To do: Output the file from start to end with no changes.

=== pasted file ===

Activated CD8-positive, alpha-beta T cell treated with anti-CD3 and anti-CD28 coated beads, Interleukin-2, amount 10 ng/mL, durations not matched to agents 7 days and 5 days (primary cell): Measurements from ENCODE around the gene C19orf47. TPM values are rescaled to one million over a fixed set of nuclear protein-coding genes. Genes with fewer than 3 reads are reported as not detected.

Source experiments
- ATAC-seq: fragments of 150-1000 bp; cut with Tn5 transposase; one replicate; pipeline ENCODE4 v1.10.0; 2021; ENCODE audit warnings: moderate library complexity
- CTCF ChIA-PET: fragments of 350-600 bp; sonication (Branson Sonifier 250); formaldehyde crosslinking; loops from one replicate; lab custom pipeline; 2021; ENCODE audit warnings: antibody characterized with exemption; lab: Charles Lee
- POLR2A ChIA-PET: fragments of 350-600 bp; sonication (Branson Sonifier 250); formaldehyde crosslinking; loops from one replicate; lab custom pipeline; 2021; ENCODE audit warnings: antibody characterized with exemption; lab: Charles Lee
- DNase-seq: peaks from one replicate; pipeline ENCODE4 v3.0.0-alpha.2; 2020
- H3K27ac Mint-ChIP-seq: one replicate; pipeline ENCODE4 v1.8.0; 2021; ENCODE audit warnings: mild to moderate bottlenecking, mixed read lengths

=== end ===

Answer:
Activated CD8-positive, alpha-beta T cell treated with anti-CD3 and anti-CD28 coated beads, Interleukin-2, amount 10 ng/mL, durations not matched to agents 7 days and 5 days (primary cell): Measurements from ENCODE around the gene C19orf47. TPM values are rescaled to one million over a fixed set of nuclear protein-coding genes. Genes with fewer than 3 reads are reported as not detected.

Source experiments
- ATAC-seq: fragments of 150-1000 bp; cut with Tn5 transposase; one replicate; pipeline ENCODE4 v1.10.0; 2021; ENCODE audit warnings: moderate library complexity
- CTCF ChIA-PET: fragments of 350-600 bp; sonication (Branson Sonifier 250); formaldehyde crosslinking; loops from one replicate; lab custom pipeline; 2021; ENCODE audit warnings: antibody characterized with exemption; lab: Charles Lee
- POLR2A ChIA-PET: fragments of 350-600 bp; sonication (Branson Sonifier 250); formaldehyde crosslinking; loops from one replicate; lab custom pipeline; 2021; ENCODE audit warnings: antibody characterized with exemption; lab: Charles Lee
- DNase-seq: peaks from one replicate; pipeline ENCODE4 v3.0.0-alpha.2; 2020
- H3K27ac Mint-ChIP-seq: one replicate; pipeline ENCODE4 v1.8.0; 2021; ENCODE audit warnings: mild to moderate bottlenecking, mixed read lengths